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Open Access Highly Accessed Study protocol

Systemic hydrocortisone to prevent bronchopulmonary dysplasia in preterm infants (the SToP-BPD study); a multicenter randomized placebo controlled trial

Wes Onland1, Martin Offringa12, Filip Cools3, Anne P De Jaegere1, Karin Rademaker4, Henry Blom5, Eric Cavatorta6, Anne Debeer7, Peter H Dijk8, Arno F van Heijst9, Boris W Kramer10, Andre A Kroon11, Thilo Mohns12, Henrica L van Straaten13, Arjan B te Pas14, Claire Theyskens15, Mirjam M van Weissenbruch16 and Anton H van Kaam1*

Author Affiliations

1 Department of Neonatology, Emma Children's Hospital, Academic Medical Center, Amsterdam, the Netherlands

2 Department of Paediatric Clinical Epidemiology, Emma Children's Hospital, Academic Medical Center, University of Amsterdam, the Netherlands

3 Department of Neonatology, Universitair Ziekenhuis Brussel, Brussel, Belgium

4 Department of Neonatology, Wilhelmina Children's Hospital, University Medical Center Utrecht, Utrecht, the Netherlands

5 Department of Neonatology, Universitair Ziekenhuis Antwerpen, Antwerpen, Belgium

6 Department of Neonatology, Centre Hospitalier Universitaire de Charleroi, Charleroi, Belgium

7 Department of Neonatology, Universitair Ziekenhuis Leuven, Leuven, Belgium

8 Department of Neonatology, University Medical Center Groningen, Groningen, The Netherlands

9 Department of Neonatology, Radboud University Nijmegen Medical Center, Nijmegen, The Netherlands

10 Department of Neonatology, Maastricht University Medical Center, Maastricht, The Netherlands

11 Department of Neonatology, ErasmusMC-Sophia, Rotterdam, The Netherlands

12 Department of Neonatology, Maxima Medical Center Veldhoven, the Netherlands

13 Department of Neonatology, Isala Clinics, Zwolle, The Netherlands

14 Department of Neonatology, Leiden University Medical Center, Leiden, The Netherlands

15 Department of Neonatology, Ziekenhuis Oost-Limburg, Genk, Belgium

16 Department of Neonatology, VU University Medical Center, Amsterdam, The Netherlands

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BMC Pediatrics 2011, 11:102  doi:10.1186/1471-2431-11-102


The electronic version of this article is the complete one and can be found online at: http://www.biomedcentral.com/1471-2431/11/102


Received:16 September 2011
Accepted:9 November 2011
Published:9 November 2011

© 2011 Onland et al; licensee BioMed Central Ltd.

This is an Open Access article distributed under the terms of the Creative Commons Attribution License (http://creativecommons.org/licenses/by/2.0), which permits unrestricted use, distribution, and reproduction in any medium, provided the original work is properly cited.

Abstract

Background

Randomized controlled trials have shown that treatment of chronically ventilated preterm infants after the first week of life with dexamethasone reduces the incidence of the combined outcome death or bronchopulmonary dysplasia (BPD). However, there are concerns that dexamethasone may increase the risk of adverse neurodevelopmental outcome. Hydrocortisone has been suggested as an alternative therapy. So far no randomized controlled trial has investigated its efficacy when administered after the first week of life to ventilated preterm infants.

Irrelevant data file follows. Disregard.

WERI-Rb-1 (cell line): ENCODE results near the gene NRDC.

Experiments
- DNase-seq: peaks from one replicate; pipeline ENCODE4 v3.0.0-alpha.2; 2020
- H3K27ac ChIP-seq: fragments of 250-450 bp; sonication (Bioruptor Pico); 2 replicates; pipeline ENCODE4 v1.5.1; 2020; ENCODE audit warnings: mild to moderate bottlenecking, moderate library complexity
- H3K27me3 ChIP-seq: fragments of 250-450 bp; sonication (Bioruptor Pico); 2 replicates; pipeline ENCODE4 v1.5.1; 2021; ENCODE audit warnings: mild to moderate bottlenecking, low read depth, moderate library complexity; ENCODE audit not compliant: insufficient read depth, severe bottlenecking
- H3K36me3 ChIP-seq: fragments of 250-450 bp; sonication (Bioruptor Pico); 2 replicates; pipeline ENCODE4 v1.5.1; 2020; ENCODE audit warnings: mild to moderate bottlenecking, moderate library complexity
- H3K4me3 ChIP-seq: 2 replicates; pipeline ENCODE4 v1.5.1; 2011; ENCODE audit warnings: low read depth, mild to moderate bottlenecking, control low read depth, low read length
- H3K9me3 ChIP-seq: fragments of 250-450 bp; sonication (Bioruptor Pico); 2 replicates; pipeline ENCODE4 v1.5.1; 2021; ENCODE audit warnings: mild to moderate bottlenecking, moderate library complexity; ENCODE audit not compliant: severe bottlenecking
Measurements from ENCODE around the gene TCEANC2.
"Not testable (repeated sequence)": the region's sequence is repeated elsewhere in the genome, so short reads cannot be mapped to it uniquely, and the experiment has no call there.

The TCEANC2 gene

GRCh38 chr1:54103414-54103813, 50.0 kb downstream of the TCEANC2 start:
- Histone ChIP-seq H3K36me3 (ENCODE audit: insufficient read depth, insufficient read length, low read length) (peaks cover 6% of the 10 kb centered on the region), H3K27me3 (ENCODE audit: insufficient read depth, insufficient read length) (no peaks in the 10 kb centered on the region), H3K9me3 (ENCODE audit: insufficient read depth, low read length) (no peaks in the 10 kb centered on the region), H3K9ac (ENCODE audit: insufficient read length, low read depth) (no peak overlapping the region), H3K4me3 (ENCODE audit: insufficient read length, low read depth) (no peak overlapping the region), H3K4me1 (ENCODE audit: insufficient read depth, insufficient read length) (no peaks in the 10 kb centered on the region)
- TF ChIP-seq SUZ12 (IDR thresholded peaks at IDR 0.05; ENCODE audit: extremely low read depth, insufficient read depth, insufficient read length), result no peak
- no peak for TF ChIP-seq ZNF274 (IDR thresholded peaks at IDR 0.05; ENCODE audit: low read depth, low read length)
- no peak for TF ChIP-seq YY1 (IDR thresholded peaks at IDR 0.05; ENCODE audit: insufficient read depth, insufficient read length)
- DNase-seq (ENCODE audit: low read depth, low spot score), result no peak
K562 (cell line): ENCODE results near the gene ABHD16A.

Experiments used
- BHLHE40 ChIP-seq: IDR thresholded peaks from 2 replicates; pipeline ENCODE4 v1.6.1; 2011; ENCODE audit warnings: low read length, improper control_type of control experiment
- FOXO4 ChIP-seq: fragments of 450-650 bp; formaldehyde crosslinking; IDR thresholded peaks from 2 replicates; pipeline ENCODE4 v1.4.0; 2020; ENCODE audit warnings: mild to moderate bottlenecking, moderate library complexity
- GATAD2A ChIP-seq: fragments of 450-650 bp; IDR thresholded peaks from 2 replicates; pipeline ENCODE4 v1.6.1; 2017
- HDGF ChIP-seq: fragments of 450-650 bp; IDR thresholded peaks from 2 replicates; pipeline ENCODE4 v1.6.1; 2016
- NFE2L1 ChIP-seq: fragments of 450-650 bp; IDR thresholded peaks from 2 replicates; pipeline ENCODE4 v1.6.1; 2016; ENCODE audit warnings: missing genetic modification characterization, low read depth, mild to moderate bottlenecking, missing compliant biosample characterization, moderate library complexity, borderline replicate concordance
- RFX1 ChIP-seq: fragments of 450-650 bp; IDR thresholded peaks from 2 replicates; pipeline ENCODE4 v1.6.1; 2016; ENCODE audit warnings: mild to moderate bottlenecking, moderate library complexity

Methods/Design

The SToP-BPD trial is a randomized double blind placebo controlled multicenter study including 400 very low birth weight infants (gestational age < 30 weeks and/or birth weight < 1250 grams), who are ventilator dependent at a postnatal age of 7 - 14 days. Hydrocortisone (cumulative dose 72.5 mg/kg) or placebo is administered during a 22 day tapering schedule. Primary outcome measure is the combined outcome mortality or BPD at 36 weeks postmenstrual age. Secondary outcomes are short term effects on the pulmonary condition, adverse effects during hospitalization, and long-term neurodevelopmental sequelae assessed at 2 years corrected gestational age. Analysis will be on an intention to treat basis.

Discussion

This trial will determine the efficacy and safety of postnatal hydrocortisone administration at a moderately early postnatal onset compared to placebo for the reduction of the combined outcome mortality and BPD at 36 weeks postmenstrual age in ventilator dependent preterm infants.

Trial registration number

Netherlands Trial Register (NTR): NTR2768

Background

Bronchopulmonary dysplasia (BPD) is the most common complication of premature birth, with a reported incidence of 8% to 35% [1,2]. BPD is characterized by chronic respiratory distress, the need for prolonged respiratory support, an increased risk of recurrent pulmonary infections leading to hospital readmissions during the first years of life [3], and life-long alterations in lung function [4-6]. BPD is also considered an important risk factor for adverse neurodevelopmental outcome after premature birth [7-11]. These long-term consequences of BPD place a heavy burden on societal and health care costs [12-15].